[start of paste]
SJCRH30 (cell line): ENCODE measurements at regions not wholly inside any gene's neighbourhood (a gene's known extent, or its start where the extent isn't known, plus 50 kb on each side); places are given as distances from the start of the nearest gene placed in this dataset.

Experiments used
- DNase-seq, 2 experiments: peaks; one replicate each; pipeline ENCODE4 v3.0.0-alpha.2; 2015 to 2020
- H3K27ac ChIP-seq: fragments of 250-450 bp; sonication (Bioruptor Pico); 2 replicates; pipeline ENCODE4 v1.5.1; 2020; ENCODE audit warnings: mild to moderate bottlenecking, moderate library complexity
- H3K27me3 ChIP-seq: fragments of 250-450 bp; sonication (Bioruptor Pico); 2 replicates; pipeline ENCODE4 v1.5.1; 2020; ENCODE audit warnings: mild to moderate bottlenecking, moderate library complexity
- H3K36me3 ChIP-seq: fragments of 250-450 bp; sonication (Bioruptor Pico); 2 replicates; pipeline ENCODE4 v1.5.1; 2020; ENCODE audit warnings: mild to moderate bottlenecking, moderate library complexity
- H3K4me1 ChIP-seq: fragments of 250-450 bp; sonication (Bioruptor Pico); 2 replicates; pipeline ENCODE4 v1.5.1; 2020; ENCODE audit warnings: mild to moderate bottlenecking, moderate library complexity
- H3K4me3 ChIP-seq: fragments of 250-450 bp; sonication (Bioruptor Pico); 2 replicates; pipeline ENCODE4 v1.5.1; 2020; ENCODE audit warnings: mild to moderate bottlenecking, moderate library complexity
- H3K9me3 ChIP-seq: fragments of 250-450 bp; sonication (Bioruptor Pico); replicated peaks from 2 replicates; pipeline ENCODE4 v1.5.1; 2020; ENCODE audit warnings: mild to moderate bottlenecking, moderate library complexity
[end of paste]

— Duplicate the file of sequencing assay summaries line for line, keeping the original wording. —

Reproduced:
SJCRH30 (cell line): ENCODE measurements at regions not wholly inside any gene's neighbourhood (a gene's known extent, or its start where the extent isn't known, plus 50 kb on each side); places are given as distances from the start of the nearest gene placed in this dataset.

Experiments used
- DNase-seq, 2 experiments: peaks; one replicate each; pipeline ENCODE4 v3.0.0-alpha.2; 2015 to 2020
- H3K27ac ChIP-seq: fragments of 250-450 bp; sonication (Bioruptor Pico); 2 replicates; pipeline ENCODE4 v1.5.1; 2020; ENCODE audit warnings: mild to moderate bottlenecking, moderate library complexity
- H3K27me3 ChIP-seq: fragments of 250-450 bp; sonication (Bioruptor Pico); 2 replicates; pipeline ENCODE4 v1.5.1; 2020; ENCODE audit warnings: mild to moderate bottlenecking, moderate library complexity
- H3K36me3 ChIP-seq: fragments of 250-450 bp; sonication (Bioruptor Pico); 2 replicates; pipeline ENCODE4 v1.5.1; 2020; ENCODE audit warnings: mild to moderate bottlenecking, moderate library complexity
- H3K4me1 ChIP-seq: fragments of 250-450 bp; sonication (Bioruptor Pico); 2 replicates; pipeline ENCODE4 v1.5.1; 2020; ENCODE audit warnings: mild to moderate bottlenecking, moderate library complexity
- H3K4me3 ChIP-seq: fragments of 250-450 bp; sonication (Bioruptor Pico); 2 replicates; pipeline ENCODE4 v1.5.1; 2020; ENCODE audit warnings: mild to moderate bottlenecking, moderate library complexity
- H3K9me3 ChIP-seq: fragments of 250-450 bp; sonication (Bioruptor Pico); replicated peaks from 2 replicates; pipeline ENCODE4 v1.5.1; 2020; ENCODE audit warnings: mild to moderate bottlenecking, moderate library complexity